https://healthmedia.blog.gov.uk/2016/11/06/nhs-told-declare-new-war-on-superbugs/

NHS told: Declare new war on superbugs

Health Secretary Jeremy Hunt has today announced major plans to drastically reduce infections in the NHS in an urgent bid to save lives and improve patient safety.

On Tuesday this week, he will be addressing an infection control summit in London hosted by the Royal College of Nursing, convening leading experts in the field and announcing Government plans to halve the number of gram-negative bloodstream infections by 2020.gram-negative-gif

E.coli infections – which represent 65 per cent of what are called gram-negative infections – killed more than 5,500 NHS patients last year and are set to cost the NHS £2.3bn by 2018. There is also a large variation in hospital infection rates, with some hospitals having more than five times the number of cases compared to others.

Infection rates can be cut with better hygiene and improved patient care in hospitals, surgeries and care homes – ensuring staff, patients and visitors are regularly washing their hands. People using insertion devices like catheters, which are often used following surgery, can develop further infections like E. coli if they are not inserted properly, left in too long or patients are not properly hydrated and going to the toilet regularly.

This new drive builds on considerable progress in infection control since 2010 – about which the Health Secretary will say:

“The NHS can rightly be proud that in the last 6 years we’ve reduced the number of MRSA cases by 57% and C. difficile by 45%. These aren’t abstract numbers – they show that we have prevented the needless suffering – sometimes fatal suffering - of over 60,000 people in that period. Because every avoidable infection also has a financial cost, we know that progress has also saved the NHS over half a billion pounds.”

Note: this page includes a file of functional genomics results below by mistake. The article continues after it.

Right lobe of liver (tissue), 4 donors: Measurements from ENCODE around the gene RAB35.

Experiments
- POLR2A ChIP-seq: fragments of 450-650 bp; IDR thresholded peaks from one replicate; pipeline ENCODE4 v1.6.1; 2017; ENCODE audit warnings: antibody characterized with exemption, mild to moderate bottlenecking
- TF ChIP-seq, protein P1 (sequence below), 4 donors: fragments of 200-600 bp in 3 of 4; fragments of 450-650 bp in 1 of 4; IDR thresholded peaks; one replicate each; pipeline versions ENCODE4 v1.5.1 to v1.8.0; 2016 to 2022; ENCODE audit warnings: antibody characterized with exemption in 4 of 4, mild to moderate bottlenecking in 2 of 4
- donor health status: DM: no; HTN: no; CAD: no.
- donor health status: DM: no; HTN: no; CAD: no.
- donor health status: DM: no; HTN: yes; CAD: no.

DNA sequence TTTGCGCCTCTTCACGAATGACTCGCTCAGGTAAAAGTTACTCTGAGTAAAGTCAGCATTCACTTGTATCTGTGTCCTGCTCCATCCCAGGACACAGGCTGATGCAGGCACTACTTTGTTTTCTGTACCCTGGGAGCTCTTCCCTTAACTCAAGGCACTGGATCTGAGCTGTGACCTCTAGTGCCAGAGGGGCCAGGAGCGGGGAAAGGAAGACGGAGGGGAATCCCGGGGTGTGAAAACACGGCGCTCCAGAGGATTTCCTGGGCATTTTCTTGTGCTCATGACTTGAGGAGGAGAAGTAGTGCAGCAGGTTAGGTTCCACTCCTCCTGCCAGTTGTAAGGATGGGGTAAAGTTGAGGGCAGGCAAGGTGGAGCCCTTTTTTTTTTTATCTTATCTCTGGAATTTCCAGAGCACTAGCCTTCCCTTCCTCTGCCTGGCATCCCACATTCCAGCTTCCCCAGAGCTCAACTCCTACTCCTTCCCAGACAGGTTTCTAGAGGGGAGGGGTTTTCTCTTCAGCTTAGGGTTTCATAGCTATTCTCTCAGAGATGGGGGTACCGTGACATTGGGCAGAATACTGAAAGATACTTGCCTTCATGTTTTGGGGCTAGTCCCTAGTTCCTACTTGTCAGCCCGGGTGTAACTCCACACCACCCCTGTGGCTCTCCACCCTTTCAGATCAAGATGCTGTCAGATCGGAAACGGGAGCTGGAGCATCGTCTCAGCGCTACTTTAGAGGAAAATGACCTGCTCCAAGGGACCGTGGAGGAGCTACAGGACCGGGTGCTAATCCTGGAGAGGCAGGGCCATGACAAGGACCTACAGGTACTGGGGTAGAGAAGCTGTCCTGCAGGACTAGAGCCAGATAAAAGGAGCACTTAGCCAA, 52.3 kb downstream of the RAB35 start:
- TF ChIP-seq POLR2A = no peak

To tackle these problems, the Government’s tough plans include:

  • More money for hospitals making the most progress in reducing infection rates thanks to a new £45m quality premium
  • The independent CQC inspection regime focusing on infection prevention based on new data on e-coli rates in hospitals and in the community;
  • NHS will publish staff hand hygiene indicators for the first time;
  • E. coli rates displayed on wards, visible to patients and visitors in exactly the same way that MRSA and C. difficile are currently;
  • E. coli rates broken down by local area so the CQC can take action against poor performers;
  • New data published enabling patients to see where antibiotics are prescribed incorrectly;
  • Improved training and information sharing so NHS staff can learn from the best in cutting infection rates;
  • The appointment of new national infection lead, Dr Ruth May;
  • £60 million to fund the roll out of Getting It Right First Time programme to eighteen further surgical and medical specialties to improve clinical quality and efficiency and cut post-surgery infection rates – some of which cost the NHS an average of £100,000 each to put right.

The new plan is the latest step in the Government’s pledge to tackle antimicrobial resistance, following stark warnings from the UN and Chief Medical Officer about the grave risk to patient safety.

The Health Secretary is expected to set out the scale of the challenge in a keynote address, saying:

Like a many-headed hydra the curse of dangerous infections comes back to haunt us in different ways despite our progress since 2010 – over the past year we have had over 38,000 e coli bloodstream infections which constitute the majority of gram negative infections and the Sepsis Trust estimates that there are currently 150,000 cases of sepsis every year.